Not long after the first service breakdown at popular Website Yahoo! last week, the security community reached a consensus that the assault was a denial of service (DoS) attack. This thesis remained intact as additional sites came under siege.
When the week of attacks came to an end, it was clear that assaults of this scale had not been seen before. Experts suggest that the ecommerce landscape will be changed by this event and that IT's relationships with outsourcers, particularly ISPs, will change as well.
The style of the attacks is not new, longtime industry hands note. DoS attacks, sometimes listed under the banner of smurfing, have been common for some time often targeting ISPs. These transmissions initiate bogus echo requests, but the major Internet router makers have spent the last few years educating their users on how to defend themselves against such challenges.
Also common are spoofing incidents, in which requests create half-open TCP connections in attempts to deny service. Elements of smurfing and spoofing were uncovered in the attacks on Yahoo! and others, according to the Computer Emergency Response Team (CERT) center at Carnegie Mellon University.
The goal of denial of service attacks is not to hack a database, for example, but to block other users from accessing a site. Individual attackers overwhelm a site with data that is hard for the Web host to resolve. More recently, distributed denial-of- service (DDoS) assaults have come into style among the community of programmer vandals that lurk about the Internet. Here, numerous machines are used, and the effect is like a flood on the banks of a levee.
Most onerous: the attackers make use of unsuspecting Internet nodes to enable their attacks. This requires traditional hacking skill. Haphazardly configured Web servers are discovered and infiltrated via the Internet, and nefarious code -- use the now use the term DDoS tools to describe this code -- is inserted on those machines. The machines are invoked en masse when an attack coordinator chooses to pounce upon a popular Website, restricting access.
"The way the distributed denial of service attacks work is that perpetrators will scan the Internet -- they have automated tools that identify an exposure. They crack a system, plant their tool on it, and configure it so that it is listening for instructions later on," said Mark Mellis, a consultant with SystemExperts of Sudbury, Mass., a firm specializing in electronic commerce security.
"They are looking for [intermediary agent machines] that have poor system administration practices -- people who, for example, don't apply the latest vendor patches and who are running services that are inappropriate to present to the Internet," said Mellis, who was at one of the sites hit in the attacks.
"One of the biggest mistakes is referring to this as an attack by hackers," said Morgan Wright, director of global reactive services at Global Integrity, a Reston, Va.-based SAIC subsidiary focused on ecommerce site protection. "These have not been intrusions. These have been denials of access. It's simply people blocking the Website," he said.
By most estimates, the sequence of site attacks during the week of February 7 started Monday with the almost total takedown of Yahoo! for three hours and ended Wednesday with a much briefer and less extensive assault on E*Trade.
"The later attacks got shorter," said Daniel Todd, director of public services at Keynote Systems, a San Mateo, Calif.-based lab specializing in Internet performance monitoring. "We don't have a real answer for that. Perhaps the defenses got better, or the attacks were perhaps less determined."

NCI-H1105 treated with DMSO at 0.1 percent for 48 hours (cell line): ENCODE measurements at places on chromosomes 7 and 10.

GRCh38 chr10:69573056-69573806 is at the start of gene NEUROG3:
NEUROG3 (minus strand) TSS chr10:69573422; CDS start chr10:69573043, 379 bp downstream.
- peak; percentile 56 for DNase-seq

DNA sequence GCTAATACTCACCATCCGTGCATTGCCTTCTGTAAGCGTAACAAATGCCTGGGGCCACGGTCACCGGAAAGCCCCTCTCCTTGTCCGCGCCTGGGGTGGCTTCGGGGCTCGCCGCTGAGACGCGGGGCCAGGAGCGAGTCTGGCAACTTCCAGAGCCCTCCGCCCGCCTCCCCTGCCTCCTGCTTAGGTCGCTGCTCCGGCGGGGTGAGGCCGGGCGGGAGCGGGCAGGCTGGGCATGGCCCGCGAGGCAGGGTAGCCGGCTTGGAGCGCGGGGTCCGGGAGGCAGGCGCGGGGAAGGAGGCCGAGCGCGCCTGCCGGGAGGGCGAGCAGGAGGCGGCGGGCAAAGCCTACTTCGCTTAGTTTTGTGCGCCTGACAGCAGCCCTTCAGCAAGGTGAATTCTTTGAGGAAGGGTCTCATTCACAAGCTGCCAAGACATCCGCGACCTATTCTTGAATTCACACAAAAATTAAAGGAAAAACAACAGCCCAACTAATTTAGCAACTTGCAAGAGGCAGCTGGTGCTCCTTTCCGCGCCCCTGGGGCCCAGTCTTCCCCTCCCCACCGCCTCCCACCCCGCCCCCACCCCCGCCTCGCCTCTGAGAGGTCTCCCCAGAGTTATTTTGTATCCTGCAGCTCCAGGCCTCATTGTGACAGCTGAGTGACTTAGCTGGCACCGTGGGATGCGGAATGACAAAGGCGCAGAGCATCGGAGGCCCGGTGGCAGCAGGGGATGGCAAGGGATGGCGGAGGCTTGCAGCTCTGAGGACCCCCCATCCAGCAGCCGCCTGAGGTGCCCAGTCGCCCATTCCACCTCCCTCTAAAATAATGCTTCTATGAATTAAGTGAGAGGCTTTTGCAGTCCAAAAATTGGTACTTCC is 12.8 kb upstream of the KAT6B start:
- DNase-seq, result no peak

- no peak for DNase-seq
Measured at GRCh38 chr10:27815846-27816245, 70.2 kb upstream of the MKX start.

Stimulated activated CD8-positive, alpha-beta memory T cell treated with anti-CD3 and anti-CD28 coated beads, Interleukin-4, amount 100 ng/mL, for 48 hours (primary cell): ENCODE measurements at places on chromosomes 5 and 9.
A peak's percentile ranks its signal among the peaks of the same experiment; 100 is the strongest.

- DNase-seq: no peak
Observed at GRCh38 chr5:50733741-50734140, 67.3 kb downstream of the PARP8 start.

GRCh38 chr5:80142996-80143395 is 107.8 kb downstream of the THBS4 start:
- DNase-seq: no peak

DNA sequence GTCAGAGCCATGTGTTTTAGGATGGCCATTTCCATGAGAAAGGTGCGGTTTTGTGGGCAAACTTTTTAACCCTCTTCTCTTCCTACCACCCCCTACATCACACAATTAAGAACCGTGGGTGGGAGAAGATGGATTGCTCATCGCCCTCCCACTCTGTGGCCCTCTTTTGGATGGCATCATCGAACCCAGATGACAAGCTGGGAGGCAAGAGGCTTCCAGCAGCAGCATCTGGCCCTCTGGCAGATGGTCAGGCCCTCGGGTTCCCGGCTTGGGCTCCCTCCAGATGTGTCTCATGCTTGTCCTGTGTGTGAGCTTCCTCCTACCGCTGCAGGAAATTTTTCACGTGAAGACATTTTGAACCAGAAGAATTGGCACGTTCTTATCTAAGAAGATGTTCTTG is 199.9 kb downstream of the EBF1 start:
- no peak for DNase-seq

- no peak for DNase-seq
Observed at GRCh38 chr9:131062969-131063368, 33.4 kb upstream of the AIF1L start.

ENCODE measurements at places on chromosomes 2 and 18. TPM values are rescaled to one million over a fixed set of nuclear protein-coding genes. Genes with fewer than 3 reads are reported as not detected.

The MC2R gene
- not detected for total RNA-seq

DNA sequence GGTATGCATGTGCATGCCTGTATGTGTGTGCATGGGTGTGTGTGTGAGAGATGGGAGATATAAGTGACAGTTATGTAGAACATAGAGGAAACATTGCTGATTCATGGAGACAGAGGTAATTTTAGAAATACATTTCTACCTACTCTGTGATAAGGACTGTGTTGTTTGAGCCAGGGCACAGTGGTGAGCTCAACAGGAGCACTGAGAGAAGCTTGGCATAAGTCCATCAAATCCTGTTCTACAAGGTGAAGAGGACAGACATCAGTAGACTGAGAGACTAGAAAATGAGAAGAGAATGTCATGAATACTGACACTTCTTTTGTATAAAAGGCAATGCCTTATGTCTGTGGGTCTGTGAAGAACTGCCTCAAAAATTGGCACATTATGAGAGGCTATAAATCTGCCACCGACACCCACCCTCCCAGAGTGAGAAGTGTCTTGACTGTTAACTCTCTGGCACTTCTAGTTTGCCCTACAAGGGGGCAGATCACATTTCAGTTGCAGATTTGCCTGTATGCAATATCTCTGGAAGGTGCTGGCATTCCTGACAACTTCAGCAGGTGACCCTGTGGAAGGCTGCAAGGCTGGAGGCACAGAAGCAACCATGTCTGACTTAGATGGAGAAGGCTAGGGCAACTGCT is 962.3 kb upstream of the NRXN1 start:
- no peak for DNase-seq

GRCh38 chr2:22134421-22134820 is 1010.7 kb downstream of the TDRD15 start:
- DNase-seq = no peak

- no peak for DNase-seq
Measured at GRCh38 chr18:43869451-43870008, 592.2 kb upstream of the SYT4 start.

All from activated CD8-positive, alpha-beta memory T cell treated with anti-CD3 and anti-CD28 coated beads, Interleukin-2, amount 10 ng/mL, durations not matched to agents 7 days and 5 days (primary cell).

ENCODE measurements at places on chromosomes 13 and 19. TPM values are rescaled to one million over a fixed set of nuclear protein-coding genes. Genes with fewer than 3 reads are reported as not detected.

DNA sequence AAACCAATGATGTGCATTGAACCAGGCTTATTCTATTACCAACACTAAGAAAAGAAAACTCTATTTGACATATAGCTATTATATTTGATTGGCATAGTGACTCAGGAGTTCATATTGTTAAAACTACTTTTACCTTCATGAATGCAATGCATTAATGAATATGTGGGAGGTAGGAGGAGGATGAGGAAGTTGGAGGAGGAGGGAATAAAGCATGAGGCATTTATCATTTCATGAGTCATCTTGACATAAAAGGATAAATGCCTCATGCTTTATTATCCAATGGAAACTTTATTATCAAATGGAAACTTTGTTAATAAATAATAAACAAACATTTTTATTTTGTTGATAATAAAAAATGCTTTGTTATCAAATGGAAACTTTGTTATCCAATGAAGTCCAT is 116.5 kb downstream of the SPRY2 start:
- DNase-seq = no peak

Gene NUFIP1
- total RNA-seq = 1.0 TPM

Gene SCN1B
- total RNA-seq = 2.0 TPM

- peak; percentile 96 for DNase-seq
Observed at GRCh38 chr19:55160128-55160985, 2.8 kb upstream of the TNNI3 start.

When attacks start, the sites under fire start identifying machines used in the assault. As a result, said Todd, the perpetrators may have fewer machines to employ in subsequent attacks.
Sites that were in the same topological neighborhood as Yahoo! also experienced performance loss. Todd estimates that overall Internet performance during business hours degraded by as much as 26.8 percent due to the attacks.
"In general, these sorts of attacks have to be handled by ISPs," said Todd. "Most of the defenses are infrastructure based."
For IT professionals who do not want to becoming unwitting accomplices to incursions, high-quality configuration management is the order of the day. Assigning staff to monitor patch reports from system software vendors or to watch for alerts from government security groups is an important first step.
In fact, while DDoS attacks, suspected in assaults on Yahoo!, eBay, and others, is still relatively new, it is not unknown. CERT itself issued warnings in late 1999 on Tribe Flood Network (TFN) and trinoo (aka trin00), two underground tools for enabling DDoS attacks. And when industry attention was focused on the final days of year 2000 code conversion, Sun Microsystems warned system administrators about patches needed to shield Solaris RPCs from trinoo and TFN.
What made the attacks most notable was their distribution and intensity of focus. "This is simply unprecedented," said Global Integrity's Wright.
This intensity of focus arises from concerted effort on the part of hackers. This is an effort that observers say the IT community will have to match.
A change likely to take place, said SystemExperts's Mellis, is in the relationship between the ISP and the customer. "These attacks are acting as a catalyst, and they are forcing a fundamental change in that relationship," he said.
"In the past, the ISP's only real product has been bandwidth. But now, they've got to provide filtering, both on the victim's end and at every other point where the packets can enter the network," Mellis said. ISPs have been reluctant to do this, he added, because it taxes the ISP's routers and requires more support personnel to administer.